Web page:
It's not just Catholics who are on the receiving end of these attacks — all Christians are fair game. NBC dumped "The Book of Daniel" because there was no audience for the script, but the producers surely thought there would be one. After all, who wouldn't want to watch a show where an Episcopalian priest dabbles in drugs, the wife is a boozer, the daughter is a dope dealer, one son is gay, the other is a womanizer, the brother-in-law is a thief and the father's father is an adulterer? Just your ordinary Christian family — in the eyes of Hollywood, that is.

To understand what's driving this, consider that our culture teaches that freedom means the right to do whatever we want to do and Catholicism teaches that freedom means the right to do what we ought to do. There's a natural disharmony here, a tension so taut that something's got to give. Never mind that a libertine idea of freedom — liberty as license — is spiritually, psychologically, physiologically and socially deadly in its consequences. It's what sells. Sadly, what is attendant to this perverse interpretation of liberty is a need to lash out at any creed that preaches the virtue of restraint.

The scandal in the Catholic Church did not help matters, but the frontal assault on Catholicism antedated the revelations of 2002. No matter, the kind of hate speech that spews with regularity toward the Catholic Church can never be justified. That it occurs amid all the chatter about tolerance and respect for diversity makes it all the more repugnant.

Donohue is president of the Catholic League for Religious and Civil Rights.

This story originally appeared on The New York Daily News on 23 May 2006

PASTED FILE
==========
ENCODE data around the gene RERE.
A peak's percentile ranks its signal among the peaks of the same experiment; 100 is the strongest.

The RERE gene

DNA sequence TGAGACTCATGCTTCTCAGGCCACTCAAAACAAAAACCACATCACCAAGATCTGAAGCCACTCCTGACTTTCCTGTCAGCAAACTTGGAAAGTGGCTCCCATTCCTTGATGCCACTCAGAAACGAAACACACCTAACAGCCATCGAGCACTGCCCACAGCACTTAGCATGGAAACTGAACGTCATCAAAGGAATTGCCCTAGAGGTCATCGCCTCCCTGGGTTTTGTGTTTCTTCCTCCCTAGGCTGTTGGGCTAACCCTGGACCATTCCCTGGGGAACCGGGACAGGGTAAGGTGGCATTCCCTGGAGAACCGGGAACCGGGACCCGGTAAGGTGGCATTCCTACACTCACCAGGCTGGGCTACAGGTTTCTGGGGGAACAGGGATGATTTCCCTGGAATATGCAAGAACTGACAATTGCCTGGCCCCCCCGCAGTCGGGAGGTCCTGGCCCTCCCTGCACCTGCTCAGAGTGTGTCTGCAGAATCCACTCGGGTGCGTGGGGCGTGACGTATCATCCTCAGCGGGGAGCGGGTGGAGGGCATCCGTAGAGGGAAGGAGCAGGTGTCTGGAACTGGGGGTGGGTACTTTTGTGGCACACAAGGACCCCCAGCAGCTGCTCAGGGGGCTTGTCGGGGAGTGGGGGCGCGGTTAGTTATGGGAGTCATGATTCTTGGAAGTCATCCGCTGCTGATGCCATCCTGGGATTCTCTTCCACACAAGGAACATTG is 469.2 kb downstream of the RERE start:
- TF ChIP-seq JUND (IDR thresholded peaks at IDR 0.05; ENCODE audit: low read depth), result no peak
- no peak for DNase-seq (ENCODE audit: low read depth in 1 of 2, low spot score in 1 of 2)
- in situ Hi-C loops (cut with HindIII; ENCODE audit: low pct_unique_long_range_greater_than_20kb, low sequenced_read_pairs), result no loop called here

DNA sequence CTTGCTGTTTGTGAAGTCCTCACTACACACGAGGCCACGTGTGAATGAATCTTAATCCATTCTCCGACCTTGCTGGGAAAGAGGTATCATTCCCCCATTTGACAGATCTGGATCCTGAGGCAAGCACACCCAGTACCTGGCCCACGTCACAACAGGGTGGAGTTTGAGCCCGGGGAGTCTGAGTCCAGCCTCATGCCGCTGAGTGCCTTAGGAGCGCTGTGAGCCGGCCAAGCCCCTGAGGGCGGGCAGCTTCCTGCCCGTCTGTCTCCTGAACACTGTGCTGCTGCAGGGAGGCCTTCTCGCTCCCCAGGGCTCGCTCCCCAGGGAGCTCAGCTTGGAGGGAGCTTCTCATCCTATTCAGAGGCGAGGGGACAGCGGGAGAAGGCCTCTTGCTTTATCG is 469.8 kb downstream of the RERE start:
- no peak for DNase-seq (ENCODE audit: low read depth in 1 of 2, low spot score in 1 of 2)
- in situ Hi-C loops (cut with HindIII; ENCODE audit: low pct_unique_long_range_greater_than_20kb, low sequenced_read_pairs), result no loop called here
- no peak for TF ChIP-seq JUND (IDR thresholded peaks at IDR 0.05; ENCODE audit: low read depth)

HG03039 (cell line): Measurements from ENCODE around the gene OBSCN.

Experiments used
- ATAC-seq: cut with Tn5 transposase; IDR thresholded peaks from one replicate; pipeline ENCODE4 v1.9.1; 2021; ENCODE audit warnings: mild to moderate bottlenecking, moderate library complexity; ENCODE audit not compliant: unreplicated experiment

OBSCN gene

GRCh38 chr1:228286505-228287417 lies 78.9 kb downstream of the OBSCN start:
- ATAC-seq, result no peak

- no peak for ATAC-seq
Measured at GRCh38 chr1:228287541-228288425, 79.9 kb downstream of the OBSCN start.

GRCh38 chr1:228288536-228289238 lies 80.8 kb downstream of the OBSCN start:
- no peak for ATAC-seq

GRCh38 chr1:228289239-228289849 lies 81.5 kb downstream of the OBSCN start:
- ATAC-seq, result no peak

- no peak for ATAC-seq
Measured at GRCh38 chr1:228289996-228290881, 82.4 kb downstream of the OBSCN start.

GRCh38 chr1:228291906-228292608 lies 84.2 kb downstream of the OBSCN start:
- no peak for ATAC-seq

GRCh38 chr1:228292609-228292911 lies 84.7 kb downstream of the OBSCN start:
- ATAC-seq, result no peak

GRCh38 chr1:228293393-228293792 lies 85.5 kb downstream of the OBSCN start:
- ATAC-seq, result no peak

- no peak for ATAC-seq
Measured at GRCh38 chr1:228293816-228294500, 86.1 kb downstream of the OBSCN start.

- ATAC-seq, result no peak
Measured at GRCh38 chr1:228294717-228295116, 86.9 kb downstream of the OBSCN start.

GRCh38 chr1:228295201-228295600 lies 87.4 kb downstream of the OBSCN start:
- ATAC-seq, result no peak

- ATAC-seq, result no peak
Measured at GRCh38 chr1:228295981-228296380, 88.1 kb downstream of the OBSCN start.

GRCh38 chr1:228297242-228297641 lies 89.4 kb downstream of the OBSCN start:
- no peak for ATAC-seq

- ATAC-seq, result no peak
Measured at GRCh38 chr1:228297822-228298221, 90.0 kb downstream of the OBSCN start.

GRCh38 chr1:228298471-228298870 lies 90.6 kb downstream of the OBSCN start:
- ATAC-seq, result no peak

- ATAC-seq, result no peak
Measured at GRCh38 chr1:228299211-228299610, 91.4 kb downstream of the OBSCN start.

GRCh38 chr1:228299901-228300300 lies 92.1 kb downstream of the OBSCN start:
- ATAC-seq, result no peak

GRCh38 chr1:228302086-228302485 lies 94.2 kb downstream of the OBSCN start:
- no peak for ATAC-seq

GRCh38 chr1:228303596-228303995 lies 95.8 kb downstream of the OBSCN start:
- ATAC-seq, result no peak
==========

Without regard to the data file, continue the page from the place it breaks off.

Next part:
I'm hardly surprised. Hollywood is perhpas the most godless place in the world, yet at the same time, it is god to many people drawn to the life of prestige and immeasurable wealth it offers. It regularly vomits forth films that are thinly-disguised attacks on the Church, starring, of course, equally godless men who will be reduced to dust and ashes in a matter of years. Yet they have the gall wo parade themselves as gods, perhaps convinced of their own immortality. Just look around you. Watch a couple of movies. The Catholics are always depicted as superstitious, ignorant of their own faith, and devoid of morals. Catholic priests are always sleaze bags, gluttons, alcoholics, homosexuals, bigots and the like. Irony of ironies, however, the only good depiction of Catholics can be found in Horror movies. Mostly. When there's a question of some weird, obscure prophecy or the date of the Anti Christ's birth, the Church is always depicted as the one with all the answers. Yet how the world vilifies Her.

'Tis a far cry from the 50s or 60s when Catholics were treated with respect. Have you ever seen Alfred Hitchcock's 1953 classic, 'I Confess'? It was an excellent film which plays on themes sacred to Catholics like the seal of the confessional. The priest is depicted as a man of conviction, dignified, as opposed to the bastardized portrayal of priests found in films today.

Even 'The Exorcist', for all its expletives and controversial scenes, depicted Frs. Merrin and Karas as men worthy of respect, men who were really concerned with exorcising the demon out of young Reagan.

*Sigh*. Isn't it odd that Hollywood, sans one 'l' and given a space in the middle, spells out the words 'Holy Wood'? An obvious reference to the Cross of Christ, 'in quo salus mundi perpendit'-- on which hung the salvation of the world. It is indeed lamentable that we are crucifying our own Saviour by tolerating these things.